Kitty Kelley’s book “The Royals” ends with the famous quote from historian Walter Bagehot about royalty: “In its mystery is its life. We must not let daylight in upon magic.”
But this book is pretty much 500 pages of letting in way more daylight than even royalty fans like me would like.
I read one review of this book that called it “the world’s longest US Weekly article,” and that’s pretty accurate. There are tons of anecdotes about the royal family, going back to Queen Elizabeth’s parents. Many outrageous things are posited, often with a gossipy tone and comments such as “there’s absolutely no evidence for this, but it was always assumed …” Kitty Kelley has written similar “tell alls” about Jackie O, Elizabeth Taylor, Nancy Reagan, and more, so this is her modus operandi.
The book talks about an affair that Prince Philip allegedly had, then in the next paragraph denies it — why include this, then? It also says that Princess Diana had a miscarriage. I’d never heard that, and looking a bit online, can’t find anything confirming it either. So, more speculation I suppose.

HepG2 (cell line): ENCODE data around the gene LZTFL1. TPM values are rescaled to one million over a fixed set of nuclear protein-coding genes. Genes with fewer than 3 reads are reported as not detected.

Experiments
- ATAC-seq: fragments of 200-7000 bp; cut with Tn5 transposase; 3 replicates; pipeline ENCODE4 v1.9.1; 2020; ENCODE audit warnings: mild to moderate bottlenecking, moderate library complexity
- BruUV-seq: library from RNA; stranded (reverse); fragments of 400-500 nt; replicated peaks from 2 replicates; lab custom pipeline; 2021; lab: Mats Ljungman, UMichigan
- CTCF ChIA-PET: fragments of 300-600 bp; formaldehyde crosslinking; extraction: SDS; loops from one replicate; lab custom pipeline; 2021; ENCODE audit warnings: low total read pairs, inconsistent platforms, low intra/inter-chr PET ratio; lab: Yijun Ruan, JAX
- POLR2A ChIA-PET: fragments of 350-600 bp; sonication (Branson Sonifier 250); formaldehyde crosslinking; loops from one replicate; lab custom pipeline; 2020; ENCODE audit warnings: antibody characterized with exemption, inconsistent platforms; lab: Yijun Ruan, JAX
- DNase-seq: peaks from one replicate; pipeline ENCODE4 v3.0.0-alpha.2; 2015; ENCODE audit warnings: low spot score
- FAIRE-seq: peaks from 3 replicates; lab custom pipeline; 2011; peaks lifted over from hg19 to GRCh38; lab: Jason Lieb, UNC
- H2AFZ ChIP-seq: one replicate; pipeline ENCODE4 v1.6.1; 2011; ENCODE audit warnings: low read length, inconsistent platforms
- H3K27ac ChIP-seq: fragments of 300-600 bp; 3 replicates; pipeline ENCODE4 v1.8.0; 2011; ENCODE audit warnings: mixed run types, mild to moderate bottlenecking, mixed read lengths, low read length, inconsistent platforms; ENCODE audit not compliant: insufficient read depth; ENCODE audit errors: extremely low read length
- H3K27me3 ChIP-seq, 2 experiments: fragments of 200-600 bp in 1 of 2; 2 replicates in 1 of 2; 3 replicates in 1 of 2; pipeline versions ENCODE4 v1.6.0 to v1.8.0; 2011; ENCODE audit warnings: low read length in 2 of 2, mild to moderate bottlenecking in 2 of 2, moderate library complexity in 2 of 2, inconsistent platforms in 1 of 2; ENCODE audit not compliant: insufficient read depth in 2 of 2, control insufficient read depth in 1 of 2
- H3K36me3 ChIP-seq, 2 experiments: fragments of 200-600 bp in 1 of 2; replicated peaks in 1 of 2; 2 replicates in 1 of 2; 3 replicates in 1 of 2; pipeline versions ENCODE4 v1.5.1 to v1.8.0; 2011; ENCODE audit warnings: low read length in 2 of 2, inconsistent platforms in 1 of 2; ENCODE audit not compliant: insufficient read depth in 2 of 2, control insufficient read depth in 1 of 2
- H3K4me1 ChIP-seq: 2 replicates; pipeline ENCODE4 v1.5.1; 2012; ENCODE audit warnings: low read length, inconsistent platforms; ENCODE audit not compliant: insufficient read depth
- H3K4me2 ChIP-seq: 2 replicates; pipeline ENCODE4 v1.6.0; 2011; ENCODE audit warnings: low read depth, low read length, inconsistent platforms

When Sarah “Fergie” was in the midst of a mess with her marriage to Prince Andrew, the book quotes Prince Philip as saying to her, “Look, you may like to know that there but for the grace of God go I.” I found myself wondering how the author had heard this exact quote (she even claims it was said “softly”).
So I’d take pretty much everything here with a grain of salt, but in 500 pages you’re bound to come across some witty bits. For instance, the Queen is described as “an obsessive-compulsive child, once described by her governess as too methodical and tidy — too dutiful for her own good.”
Or how about this vivid description of Prince Charles, allegedly from a classmate: “He walks into a room like a dark cloud in a double-breasted suit.”
The Year Diana Died
The book was published in 1997, the year Diana died, but prior to her death. This makes some parts of it rather poignant. For instance, the book discusses several parallels between Diana and Grace Kelly, and mentions them meeting. Of course, now there are more parallels: both died young, and in car crashes.
Also, the book discusses Andrew Morton working with Diana’s friends on the blockbuster book “Diana: Her True Story.” Of course, we now know that Diana herself was the source for that, and not just her friends. So it’s interesting when the book quotes Charles as reading an excerpt from the book and complaining, “I can just hear her saying those things. Those are her words, exactly.”
So, take it all with plenty of advisement. I did enjoy the book overall, as I’m a royal junkie. But I can’t totally recommend this, or vouch for its accuracy.